George, Eric Vyncke, Fred Baker, John G. Scudder, Adrian Farrel,
Alvaro Retana, Bruno Decraene and Yakov Rekhter for their valuable
comments and inputs to this document.
5. IANA Considerations 3. IANA Considerations
This document does not require any action from IANA. This document has no IANA actions.
6. Security Considerations 4. Security Considerations
This document presents use cases to be considered by the SPRING This document presents use cases to be considered by the SPRING
architecture and potential IPv6 extensions. As such, it does not architecture and potential IPv6 extensions. As such, it does not
introduce any security considerations. However, there are a number introduce any security considerations. However, there are a number
of security concerns with source routing at the IP layer [RFC5095]. of security concerns with source routing at the IP layer [RFC5095].
It is expected that any solution that addresses these use cases to It is expected that any solution that addresses these use cases also
also address any security concerns. addresses any security concerns.
7. References 5. References
7.1. Informative References 5.1. Normative References
[DOCSIS] "DOCSIS Specifications Page", [RFC7855] Previdi, S., Ed., Filsfils, C., Ed., Decraene, B.,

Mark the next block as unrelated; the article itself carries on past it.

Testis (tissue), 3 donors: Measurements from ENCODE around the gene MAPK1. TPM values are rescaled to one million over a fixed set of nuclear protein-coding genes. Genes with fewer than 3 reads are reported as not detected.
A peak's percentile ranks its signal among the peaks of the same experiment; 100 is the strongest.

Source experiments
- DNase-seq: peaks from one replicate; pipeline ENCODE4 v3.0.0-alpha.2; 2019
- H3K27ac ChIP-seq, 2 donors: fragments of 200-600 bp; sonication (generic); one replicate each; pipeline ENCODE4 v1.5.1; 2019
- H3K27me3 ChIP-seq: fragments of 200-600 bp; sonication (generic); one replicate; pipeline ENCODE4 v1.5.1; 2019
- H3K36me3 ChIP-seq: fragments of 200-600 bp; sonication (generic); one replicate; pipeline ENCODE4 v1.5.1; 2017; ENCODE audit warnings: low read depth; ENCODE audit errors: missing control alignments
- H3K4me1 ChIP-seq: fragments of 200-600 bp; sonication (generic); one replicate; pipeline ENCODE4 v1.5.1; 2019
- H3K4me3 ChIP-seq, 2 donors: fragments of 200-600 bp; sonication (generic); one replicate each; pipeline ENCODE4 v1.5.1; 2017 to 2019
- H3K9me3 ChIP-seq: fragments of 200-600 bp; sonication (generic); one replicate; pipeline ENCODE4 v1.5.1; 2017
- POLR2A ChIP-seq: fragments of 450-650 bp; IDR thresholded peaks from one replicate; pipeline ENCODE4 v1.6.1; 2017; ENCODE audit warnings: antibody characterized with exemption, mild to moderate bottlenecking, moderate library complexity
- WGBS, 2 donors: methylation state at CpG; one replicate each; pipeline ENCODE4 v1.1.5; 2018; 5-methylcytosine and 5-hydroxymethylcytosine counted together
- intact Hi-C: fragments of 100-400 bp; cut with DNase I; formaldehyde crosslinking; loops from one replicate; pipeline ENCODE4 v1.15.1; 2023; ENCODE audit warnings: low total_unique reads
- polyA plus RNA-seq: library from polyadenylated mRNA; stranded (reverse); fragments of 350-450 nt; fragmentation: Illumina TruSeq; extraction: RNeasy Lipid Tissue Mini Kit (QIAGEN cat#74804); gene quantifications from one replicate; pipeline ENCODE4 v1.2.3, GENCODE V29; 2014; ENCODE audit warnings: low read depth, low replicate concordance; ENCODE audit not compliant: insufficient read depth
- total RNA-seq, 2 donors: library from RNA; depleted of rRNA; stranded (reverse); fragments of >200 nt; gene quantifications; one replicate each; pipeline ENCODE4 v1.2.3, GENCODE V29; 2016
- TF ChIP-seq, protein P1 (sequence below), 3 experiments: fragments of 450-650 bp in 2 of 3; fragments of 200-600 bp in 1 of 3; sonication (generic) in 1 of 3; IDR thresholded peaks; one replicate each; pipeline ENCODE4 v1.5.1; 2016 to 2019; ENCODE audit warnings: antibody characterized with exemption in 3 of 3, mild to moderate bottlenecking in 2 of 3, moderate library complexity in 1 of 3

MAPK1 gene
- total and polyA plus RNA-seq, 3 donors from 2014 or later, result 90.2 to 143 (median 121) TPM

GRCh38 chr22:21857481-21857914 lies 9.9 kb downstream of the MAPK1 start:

<http://www.cablelabs.com/news/ Litkowski, S., Horneffer, M., and R. Shakir, "Source
Packet Routing in Networking (SPRING) Problem Statement
and Requirements", RFC 7855, DOI 10.17487/RFC7855,
May 2016, <https://www.rfc-editor.org/info/rfc7855>.
5.2. Informative References
[DOCSIS] CableLabs, "New Generation of DOCSIS Technology", October
2013, <http://www.cablelabs.com/news/
new-generation-of-docsis-technology/>. new-generation-of-docsis-technology/>.
[I-D.ietf-rtgwg-enterprise-pa-multihoming] [ITU.J83] ITU-T, "Digital multi-programme systems for television,
sound and data services or cable distribution", ITU-T
Recommendation J.83, December 2007,
<https://www.itu.int/rec/T-REC-J.83/en>.
[PA-MULTIHOMING]
Baker, F., Bowers, C., and J. Linkova, "Enterprise Baker, F., Bowers, C., and J. Linkova, "Enterprise
Multihoming using Provider-Assigned Addresses without Multihoming using Provider-Assigned Addresses without
Network Prefix Translation: Requirements and Solution", Network Prefix Translation: Requirements and Solution",
draft-ietf-rtgwg-enterprise-pa-multihoming-02 (work in Work in Progress, draft-ietf-rtgwg-enterprise-pa-